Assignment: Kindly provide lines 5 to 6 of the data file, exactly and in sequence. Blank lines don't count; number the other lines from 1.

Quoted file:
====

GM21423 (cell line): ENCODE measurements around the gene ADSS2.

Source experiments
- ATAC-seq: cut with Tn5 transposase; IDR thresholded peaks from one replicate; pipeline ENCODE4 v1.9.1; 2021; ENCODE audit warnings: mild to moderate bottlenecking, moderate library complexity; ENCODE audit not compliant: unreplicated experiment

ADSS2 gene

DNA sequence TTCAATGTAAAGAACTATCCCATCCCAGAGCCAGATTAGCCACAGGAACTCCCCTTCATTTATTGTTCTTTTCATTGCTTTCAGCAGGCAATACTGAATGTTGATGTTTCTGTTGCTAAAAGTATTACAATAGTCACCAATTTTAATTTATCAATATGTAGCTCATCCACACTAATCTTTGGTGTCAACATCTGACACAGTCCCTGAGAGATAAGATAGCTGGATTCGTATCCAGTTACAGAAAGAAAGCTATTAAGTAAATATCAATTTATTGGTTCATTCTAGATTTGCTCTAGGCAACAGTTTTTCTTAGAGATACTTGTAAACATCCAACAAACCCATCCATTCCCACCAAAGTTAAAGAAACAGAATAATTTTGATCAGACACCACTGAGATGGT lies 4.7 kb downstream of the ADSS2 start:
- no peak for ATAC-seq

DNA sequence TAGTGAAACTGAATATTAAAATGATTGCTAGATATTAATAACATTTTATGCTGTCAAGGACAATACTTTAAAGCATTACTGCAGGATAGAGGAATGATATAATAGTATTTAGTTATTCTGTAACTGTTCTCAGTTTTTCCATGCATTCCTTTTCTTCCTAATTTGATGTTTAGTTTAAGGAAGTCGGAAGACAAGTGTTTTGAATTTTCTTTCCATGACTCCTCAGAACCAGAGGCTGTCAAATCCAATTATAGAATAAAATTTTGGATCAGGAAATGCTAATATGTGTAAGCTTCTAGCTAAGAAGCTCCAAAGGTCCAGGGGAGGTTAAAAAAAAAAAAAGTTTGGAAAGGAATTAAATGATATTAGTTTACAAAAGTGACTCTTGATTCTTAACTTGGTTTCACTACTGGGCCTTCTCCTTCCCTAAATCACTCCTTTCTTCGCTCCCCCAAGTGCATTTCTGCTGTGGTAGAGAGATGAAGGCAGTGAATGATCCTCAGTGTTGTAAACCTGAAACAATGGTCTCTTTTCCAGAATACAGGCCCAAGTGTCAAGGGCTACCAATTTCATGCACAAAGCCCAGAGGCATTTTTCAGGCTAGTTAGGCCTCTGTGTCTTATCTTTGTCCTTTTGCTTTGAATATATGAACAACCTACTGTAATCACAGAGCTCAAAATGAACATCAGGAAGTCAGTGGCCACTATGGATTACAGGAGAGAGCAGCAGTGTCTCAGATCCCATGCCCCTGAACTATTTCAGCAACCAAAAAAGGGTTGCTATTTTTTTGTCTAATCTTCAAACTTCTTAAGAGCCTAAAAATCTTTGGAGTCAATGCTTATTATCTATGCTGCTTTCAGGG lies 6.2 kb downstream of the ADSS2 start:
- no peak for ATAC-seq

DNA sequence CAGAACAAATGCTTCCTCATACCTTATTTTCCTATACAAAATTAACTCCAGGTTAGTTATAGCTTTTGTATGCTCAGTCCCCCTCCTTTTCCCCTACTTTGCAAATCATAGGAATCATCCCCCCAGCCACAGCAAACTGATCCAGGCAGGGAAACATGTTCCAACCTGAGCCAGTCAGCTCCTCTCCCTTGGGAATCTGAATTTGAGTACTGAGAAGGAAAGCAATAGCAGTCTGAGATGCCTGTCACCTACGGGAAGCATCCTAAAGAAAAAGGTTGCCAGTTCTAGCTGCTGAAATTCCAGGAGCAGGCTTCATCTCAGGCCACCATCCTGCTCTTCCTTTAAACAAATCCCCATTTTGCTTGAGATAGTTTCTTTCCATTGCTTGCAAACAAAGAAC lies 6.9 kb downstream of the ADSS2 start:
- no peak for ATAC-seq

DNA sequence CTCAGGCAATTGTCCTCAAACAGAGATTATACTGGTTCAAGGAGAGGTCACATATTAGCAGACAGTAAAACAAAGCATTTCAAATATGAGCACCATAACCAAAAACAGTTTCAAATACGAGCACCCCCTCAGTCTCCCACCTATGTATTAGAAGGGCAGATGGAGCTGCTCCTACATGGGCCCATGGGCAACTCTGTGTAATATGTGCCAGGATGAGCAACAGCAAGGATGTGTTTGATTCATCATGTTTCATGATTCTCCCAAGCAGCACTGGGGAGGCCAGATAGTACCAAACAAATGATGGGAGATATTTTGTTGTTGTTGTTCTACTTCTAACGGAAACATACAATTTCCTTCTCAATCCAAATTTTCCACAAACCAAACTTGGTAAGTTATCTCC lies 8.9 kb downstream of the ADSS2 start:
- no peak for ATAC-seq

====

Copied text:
DNA sequence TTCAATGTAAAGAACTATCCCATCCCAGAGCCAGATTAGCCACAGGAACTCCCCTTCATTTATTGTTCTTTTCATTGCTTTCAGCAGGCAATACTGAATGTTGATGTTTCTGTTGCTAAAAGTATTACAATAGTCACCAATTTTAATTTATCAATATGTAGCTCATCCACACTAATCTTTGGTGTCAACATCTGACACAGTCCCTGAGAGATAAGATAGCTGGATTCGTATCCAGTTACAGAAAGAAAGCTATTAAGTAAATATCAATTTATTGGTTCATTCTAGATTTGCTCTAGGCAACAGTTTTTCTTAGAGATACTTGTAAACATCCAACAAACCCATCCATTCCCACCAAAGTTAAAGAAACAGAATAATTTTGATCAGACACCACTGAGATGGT lies 4.7 kb downstream of the ADSS2 start:
- no peak for ATAC-seq